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Comparison of clinical history and dermatologic findings in 29 dogs with severe eosinophilic dermatitis: a retrospective analysis

Authors


  • This study was supported by the Laboratory of Pathology and Toxicology, University of Pennsylvania, School of Veterinary Medicine.

Elizabeth A. Mauldin, Assistant Professor, University of Pennsylvania School of Veterinary Medicine, Laboratory of Pathobiology and Toxicology, 3800 Spruce Street, Philadelphia, PA 19104-6051, USA. E-mail: emauldin@vet.upenn.edu

Abstract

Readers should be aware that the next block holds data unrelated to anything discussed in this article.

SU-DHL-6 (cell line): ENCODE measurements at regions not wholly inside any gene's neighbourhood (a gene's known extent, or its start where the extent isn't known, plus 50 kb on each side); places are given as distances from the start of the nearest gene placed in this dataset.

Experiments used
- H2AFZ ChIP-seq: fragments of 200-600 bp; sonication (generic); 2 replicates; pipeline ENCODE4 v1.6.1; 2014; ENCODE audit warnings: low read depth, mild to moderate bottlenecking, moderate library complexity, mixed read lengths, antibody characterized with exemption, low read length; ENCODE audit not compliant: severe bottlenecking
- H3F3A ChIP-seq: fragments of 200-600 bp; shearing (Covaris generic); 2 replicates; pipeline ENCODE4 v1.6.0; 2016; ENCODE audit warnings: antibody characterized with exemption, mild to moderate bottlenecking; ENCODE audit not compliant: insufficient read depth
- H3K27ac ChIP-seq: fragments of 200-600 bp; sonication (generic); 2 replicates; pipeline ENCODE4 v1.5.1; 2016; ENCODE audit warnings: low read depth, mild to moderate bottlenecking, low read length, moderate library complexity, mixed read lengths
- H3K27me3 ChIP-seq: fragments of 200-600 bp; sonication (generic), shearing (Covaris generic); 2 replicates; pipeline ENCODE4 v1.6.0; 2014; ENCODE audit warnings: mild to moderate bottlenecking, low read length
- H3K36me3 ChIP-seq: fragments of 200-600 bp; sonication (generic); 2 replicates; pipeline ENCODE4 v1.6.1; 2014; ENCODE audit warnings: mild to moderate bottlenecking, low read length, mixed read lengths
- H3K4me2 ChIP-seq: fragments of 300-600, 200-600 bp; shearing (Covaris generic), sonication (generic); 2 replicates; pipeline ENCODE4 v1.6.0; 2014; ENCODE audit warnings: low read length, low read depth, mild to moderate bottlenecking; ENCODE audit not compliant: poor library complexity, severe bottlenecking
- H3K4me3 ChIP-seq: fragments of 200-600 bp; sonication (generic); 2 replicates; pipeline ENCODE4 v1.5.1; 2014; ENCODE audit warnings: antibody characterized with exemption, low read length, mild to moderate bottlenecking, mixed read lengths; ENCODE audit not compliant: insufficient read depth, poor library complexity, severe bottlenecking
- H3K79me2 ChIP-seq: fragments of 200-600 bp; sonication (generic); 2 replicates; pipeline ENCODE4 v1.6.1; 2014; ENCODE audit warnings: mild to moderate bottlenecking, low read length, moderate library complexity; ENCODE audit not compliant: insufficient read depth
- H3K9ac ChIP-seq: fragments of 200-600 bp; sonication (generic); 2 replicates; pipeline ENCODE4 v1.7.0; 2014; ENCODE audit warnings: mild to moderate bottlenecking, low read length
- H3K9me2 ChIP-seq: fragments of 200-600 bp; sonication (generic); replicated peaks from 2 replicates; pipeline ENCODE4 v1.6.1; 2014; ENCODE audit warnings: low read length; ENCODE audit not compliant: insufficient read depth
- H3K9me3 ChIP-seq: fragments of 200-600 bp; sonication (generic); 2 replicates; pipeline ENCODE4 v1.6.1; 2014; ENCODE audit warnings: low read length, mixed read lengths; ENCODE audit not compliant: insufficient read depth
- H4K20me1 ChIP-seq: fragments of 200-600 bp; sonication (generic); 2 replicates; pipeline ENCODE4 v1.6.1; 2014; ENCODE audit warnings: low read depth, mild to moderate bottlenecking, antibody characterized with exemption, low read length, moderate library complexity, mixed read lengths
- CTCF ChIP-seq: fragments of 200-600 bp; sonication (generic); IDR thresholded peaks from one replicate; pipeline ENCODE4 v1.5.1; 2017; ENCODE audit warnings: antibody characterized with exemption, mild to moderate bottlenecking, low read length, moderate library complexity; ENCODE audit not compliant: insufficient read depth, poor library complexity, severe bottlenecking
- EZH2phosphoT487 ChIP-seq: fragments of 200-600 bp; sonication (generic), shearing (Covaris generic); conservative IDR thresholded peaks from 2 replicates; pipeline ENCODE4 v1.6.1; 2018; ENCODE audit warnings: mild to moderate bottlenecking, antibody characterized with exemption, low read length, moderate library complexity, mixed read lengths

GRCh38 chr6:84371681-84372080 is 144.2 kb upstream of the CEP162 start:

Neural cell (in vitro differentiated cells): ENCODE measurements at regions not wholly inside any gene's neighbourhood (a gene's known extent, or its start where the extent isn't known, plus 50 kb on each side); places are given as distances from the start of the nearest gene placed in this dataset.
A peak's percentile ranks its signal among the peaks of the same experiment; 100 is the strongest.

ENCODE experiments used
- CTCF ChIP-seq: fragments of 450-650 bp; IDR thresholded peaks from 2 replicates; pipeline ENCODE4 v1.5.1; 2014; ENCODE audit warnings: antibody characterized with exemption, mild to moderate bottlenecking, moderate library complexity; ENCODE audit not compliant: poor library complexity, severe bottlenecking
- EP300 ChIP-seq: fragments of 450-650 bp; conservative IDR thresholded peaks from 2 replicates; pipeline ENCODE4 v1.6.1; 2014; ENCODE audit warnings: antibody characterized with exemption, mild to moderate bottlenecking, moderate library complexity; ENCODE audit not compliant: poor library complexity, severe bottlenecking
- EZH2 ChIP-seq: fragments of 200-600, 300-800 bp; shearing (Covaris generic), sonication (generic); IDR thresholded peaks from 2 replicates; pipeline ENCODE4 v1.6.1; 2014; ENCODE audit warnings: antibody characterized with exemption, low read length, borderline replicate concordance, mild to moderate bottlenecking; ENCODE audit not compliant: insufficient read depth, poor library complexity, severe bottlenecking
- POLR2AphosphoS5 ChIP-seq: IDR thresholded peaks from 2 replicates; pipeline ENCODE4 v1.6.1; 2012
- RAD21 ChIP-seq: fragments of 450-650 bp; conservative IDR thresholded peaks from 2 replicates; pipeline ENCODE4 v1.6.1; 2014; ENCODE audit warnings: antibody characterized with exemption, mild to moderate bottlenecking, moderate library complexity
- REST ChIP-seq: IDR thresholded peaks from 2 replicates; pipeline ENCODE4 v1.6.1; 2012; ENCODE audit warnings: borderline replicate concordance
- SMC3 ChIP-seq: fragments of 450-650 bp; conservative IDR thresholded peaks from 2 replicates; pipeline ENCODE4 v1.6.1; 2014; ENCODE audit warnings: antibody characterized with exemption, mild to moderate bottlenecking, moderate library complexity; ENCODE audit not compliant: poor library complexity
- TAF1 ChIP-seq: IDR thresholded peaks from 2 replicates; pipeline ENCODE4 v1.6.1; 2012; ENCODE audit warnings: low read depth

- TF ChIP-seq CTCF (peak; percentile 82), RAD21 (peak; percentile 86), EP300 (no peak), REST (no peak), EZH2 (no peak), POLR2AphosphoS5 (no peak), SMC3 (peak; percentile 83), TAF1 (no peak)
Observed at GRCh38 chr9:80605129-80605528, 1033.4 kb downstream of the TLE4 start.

The medical records and histopathological sections of 29 dogs diagnosed with a unique eosinophilic dermatitis resembling Wells’ syndrome were reviewed in an attempt to elucidate the pathogenesis of this syndrome. The medical records were reviewed for information on dermatological lesion appearance, systemic signs in other organ systems, clinical analyte abnormalities, and drug therapy. Histological sections of dogs with moderate to severe eosinophilic dermatitis without folliculitis and furunculosis were reviewed and evaluated for the presence of collagen flame figures. Three categories of patients were found. Category 1 consisted of 17 dogs treated for vomiting and/or diarrhoea (often haematochezia or haematemesis) prior (mean: 4.6 days) to the onset of skin lesions. Fourteen category 1 dogs had erythematous lesions (macules, papules or plaques) that were most pronounced on the abdomen. Sixteen of the 17 dogs received multiple classes of drugs, and 59% were hypoalbuminemic. Category 2 consisted of five dogs that had skin lesions and gastrointestinal signs at presentation and four of these dogs were hypoalbuminemic. Category 3 included seven dogs without enteric illness. A positive drug score was found in six category 1 dogs and one each from categories 2 and 3. Eighteen cases had eosinophilic dermatitis without flame figures, seven cases had early flame figures and four had well-developed flame figures. These changes did not correlate with the categories of clinical presentation. More than 50% of the dogs developed eosinophilic dermatitis following treatment for severe gastrointestinal disease. The authors propose that this represents a unique syndrome that may have causal drug association.

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